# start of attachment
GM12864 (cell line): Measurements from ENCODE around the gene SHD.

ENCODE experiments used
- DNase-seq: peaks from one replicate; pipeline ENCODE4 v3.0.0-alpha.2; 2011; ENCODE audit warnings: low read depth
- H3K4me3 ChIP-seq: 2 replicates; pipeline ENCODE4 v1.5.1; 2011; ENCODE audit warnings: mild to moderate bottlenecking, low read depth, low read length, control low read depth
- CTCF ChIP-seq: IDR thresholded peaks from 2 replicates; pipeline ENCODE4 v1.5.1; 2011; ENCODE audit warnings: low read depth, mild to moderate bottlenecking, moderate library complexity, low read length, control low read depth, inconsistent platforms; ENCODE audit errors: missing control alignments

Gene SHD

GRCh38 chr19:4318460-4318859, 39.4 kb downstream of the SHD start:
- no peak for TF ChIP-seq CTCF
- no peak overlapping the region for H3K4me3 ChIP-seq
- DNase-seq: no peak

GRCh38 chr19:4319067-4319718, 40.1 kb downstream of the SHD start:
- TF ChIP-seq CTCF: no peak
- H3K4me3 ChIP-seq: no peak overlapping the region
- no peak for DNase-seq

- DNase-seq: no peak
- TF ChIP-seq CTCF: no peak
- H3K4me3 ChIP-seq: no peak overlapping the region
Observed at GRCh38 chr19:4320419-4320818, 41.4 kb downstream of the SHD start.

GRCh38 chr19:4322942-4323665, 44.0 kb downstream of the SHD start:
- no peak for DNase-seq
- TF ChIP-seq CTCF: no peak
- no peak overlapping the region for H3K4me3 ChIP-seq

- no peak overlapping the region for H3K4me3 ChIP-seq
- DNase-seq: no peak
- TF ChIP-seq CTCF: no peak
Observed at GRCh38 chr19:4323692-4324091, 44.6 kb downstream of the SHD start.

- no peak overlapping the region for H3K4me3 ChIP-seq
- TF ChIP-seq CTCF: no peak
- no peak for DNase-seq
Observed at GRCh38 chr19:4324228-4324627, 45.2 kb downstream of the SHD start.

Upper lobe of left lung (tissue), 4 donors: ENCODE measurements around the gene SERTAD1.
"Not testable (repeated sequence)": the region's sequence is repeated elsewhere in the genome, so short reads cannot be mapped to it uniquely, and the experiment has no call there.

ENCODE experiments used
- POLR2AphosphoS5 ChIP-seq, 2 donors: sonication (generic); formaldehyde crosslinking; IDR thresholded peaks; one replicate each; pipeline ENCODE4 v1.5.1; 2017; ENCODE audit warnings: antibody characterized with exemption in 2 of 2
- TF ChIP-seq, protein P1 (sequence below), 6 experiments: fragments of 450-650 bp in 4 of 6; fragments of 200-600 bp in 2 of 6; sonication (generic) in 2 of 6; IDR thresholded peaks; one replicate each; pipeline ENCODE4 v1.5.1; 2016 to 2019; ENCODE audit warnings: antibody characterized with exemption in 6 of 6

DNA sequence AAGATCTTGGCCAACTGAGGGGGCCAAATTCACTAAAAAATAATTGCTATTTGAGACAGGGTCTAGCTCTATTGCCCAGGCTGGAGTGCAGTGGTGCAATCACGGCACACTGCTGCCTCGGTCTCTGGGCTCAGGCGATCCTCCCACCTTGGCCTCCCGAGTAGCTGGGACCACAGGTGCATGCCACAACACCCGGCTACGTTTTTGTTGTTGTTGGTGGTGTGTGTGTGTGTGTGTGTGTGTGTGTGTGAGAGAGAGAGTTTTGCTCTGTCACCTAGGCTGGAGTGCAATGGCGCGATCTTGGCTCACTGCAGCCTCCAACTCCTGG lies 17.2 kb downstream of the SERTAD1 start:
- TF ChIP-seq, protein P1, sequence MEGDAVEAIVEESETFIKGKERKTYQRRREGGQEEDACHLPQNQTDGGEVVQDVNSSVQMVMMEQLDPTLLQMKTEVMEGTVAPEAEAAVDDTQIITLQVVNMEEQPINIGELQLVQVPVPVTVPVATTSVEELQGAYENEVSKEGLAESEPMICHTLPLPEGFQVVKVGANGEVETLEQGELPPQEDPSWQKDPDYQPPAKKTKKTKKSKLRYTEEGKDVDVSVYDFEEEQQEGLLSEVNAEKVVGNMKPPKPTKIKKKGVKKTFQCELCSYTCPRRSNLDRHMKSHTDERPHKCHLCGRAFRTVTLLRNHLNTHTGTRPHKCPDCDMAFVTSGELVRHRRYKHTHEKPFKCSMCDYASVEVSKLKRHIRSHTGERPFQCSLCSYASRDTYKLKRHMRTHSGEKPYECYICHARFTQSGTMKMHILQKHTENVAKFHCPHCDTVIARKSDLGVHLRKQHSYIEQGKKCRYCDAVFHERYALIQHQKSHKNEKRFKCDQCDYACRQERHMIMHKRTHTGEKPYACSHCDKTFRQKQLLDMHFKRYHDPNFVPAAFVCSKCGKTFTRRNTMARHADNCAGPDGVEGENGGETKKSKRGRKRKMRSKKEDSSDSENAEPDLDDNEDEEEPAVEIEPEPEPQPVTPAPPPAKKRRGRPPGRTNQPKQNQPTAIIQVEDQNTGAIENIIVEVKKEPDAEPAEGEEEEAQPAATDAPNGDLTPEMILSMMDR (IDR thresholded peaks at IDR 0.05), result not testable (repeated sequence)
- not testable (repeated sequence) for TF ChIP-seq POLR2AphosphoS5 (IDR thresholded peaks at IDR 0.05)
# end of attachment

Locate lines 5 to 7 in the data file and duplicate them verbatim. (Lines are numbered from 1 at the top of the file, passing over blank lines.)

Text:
- CTCF ChIP-seq: IDR thresholded peaks from 2 replicates; pipeline ENCODE4 v1.5.1; 2011; ENCODE audit warnings: low read depth, mild to moderate bottlenecking, moderate library complexity, low read length, control low read depth, inconsistent platforms; ENCODE audit errors: missing control alignments

Gene SHD

GRCh38 chr19:4318460-4318859, 39.4 kb downstream of the SHD start: